It was at about this time that Binkley took classes with the distinguished art educator Hans Hofmann. Hofmann had at least two additional Lake Chapala connections. The first was via another of his former students, Clara Schafer Thorward (1887-1969). The second connection was via fellow artist Jack Bateman,  who had lived in New York in an apartment one floor above Hofmann and whose accidental spillage of plaster through the ceiling onto unfinished paintings below had led to a productive friendship between the two men.

Binkley’s work was included in numerous group shows over the next decade, including two in 1947: An exhibition of oils, tempera and watercolors by Ivan Bartlett, Betty Binkley and John Langley Howard (also associated with Lake Chapala),  held from 5 February to 1 March, at the Rotunda Gallery, City of Paris, California; and “6 Southwestern States: Arizona, New Mexico, Colorado, Oklahoma, Arkansas, Louisiana”, held at the Dallas Museum of Fine Arts, 15 June to 14 September 1947. Binkley showed an oil painting entitled “Beach”. Peter Hurd was also exhibiting.In 1951, Binkley was one of the artists included in “New Mexico Artists: An Exhibition”, held at the Museum of New Mexico in Santa Fe. Among the other artists exhibiting there was Alfred Rogoway, yet another artist closely associated with Lake Chapala.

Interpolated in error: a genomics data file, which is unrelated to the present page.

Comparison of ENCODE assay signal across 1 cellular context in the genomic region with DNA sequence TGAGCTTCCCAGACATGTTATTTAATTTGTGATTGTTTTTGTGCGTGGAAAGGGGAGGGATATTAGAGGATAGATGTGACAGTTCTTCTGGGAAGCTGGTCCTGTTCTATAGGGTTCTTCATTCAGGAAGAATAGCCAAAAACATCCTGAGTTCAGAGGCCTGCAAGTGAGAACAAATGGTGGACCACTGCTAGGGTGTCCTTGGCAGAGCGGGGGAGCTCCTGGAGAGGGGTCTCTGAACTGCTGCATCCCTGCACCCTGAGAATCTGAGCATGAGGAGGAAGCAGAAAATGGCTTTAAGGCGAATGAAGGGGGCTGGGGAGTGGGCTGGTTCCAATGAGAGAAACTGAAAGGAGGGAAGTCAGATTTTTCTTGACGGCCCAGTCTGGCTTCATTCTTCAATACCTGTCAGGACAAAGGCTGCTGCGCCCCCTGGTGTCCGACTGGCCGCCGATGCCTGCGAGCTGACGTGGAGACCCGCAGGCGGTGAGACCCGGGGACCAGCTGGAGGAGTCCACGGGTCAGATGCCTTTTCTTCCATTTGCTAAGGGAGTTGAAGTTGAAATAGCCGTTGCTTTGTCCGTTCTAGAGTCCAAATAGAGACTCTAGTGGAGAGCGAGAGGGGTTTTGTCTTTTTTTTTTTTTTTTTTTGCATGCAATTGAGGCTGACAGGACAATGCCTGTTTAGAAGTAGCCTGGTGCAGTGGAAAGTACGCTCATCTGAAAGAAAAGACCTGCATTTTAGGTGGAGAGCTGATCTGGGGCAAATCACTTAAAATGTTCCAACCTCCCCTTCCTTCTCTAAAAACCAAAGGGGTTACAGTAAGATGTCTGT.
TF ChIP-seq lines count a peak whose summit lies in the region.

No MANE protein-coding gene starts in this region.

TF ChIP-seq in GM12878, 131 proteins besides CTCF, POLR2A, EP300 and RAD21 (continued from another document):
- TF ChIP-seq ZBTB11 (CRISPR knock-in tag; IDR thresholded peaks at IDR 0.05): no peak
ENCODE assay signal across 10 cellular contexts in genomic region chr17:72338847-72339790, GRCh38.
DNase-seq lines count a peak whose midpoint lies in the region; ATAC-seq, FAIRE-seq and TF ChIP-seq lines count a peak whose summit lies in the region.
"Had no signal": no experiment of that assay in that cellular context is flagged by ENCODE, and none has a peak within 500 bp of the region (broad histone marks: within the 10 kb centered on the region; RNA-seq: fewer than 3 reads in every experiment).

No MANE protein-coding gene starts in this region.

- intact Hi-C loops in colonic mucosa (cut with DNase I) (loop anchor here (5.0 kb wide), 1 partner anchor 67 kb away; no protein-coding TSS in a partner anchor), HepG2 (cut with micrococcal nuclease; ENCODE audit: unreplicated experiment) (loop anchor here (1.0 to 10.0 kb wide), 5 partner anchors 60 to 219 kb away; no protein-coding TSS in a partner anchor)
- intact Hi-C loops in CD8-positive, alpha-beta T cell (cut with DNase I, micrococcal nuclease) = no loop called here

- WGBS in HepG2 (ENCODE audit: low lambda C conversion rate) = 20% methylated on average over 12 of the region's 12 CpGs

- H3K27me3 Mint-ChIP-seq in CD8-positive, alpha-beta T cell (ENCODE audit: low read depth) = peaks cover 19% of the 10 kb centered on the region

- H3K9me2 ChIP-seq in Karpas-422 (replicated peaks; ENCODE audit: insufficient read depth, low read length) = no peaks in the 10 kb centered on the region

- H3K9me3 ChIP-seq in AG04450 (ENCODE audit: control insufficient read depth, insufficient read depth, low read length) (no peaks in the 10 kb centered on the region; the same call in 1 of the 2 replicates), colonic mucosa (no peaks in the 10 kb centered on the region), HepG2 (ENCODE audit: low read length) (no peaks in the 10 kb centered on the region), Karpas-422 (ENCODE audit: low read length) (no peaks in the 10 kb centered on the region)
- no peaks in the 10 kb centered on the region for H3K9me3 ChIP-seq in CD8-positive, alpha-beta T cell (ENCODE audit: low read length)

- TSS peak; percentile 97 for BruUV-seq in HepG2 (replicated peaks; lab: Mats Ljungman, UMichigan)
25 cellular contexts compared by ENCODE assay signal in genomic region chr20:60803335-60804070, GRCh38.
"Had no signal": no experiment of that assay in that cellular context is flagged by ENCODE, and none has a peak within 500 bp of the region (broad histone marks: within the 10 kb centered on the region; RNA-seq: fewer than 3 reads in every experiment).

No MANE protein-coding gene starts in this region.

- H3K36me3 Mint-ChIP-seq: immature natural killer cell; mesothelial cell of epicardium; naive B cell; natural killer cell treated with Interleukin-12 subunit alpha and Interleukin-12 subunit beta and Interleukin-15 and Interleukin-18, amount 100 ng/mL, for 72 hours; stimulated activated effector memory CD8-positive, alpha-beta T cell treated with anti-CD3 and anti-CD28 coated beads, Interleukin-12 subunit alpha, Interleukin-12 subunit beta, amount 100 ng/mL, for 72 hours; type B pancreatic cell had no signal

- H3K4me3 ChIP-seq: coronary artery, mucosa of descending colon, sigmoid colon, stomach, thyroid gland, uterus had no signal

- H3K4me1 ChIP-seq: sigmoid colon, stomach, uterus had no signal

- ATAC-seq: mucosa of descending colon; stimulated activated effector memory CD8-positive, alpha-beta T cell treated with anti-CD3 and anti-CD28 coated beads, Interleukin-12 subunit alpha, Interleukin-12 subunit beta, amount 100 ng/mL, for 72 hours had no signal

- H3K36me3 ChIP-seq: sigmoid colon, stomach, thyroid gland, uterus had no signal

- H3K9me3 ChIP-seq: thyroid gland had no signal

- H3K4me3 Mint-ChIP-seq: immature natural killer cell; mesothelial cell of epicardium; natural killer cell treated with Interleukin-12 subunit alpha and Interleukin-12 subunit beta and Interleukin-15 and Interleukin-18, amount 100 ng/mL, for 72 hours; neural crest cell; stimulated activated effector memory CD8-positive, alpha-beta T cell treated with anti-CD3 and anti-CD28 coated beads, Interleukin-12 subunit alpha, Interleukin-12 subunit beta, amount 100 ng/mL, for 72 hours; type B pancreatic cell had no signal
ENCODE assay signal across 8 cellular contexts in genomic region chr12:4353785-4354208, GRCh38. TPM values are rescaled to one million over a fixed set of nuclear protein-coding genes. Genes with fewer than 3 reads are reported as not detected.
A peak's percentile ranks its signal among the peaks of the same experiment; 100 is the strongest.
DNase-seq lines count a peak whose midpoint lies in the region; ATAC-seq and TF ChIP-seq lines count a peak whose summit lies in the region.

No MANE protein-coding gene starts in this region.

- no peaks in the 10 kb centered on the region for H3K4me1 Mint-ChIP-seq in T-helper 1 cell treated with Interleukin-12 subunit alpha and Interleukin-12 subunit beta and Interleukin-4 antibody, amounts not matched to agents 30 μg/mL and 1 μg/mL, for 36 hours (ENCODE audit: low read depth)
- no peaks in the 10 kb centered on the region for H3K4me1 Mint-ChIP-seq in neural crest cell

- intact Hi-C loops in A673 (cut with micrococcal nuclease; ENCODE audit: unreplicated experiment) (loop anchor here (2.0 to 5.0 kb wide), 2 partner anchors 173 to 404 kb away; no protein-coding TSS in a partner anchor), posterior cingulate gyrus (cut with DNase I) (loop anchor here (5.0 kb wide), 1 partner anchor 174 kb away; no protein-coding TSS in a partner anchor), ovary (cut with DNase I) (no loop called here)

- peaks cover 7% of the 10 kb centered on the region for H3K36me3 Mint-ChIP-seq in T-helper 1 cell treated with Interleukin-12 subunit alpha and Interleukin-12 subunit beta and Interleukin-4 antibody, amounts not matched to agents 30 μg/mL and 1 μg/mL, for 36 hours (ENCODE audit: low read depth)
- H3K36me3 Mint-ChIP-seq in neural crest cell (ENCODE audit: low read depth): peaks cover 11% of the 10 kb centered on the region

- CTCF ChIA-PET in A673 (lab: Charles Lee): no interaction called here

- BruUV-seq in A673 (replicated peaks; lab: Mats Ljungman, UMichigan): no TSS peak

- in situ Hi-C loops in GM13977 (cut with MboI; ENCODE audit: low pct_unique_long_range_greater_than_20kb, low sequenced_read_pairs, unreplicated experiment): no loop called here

The following year, she held a joint show with ceramicist Warren Gilbertson, exhibiting 12 oils, described as “a collection of fresh work, primarily non-objective” at the Plaza Art Gallery in Albuquerque, New Mexico.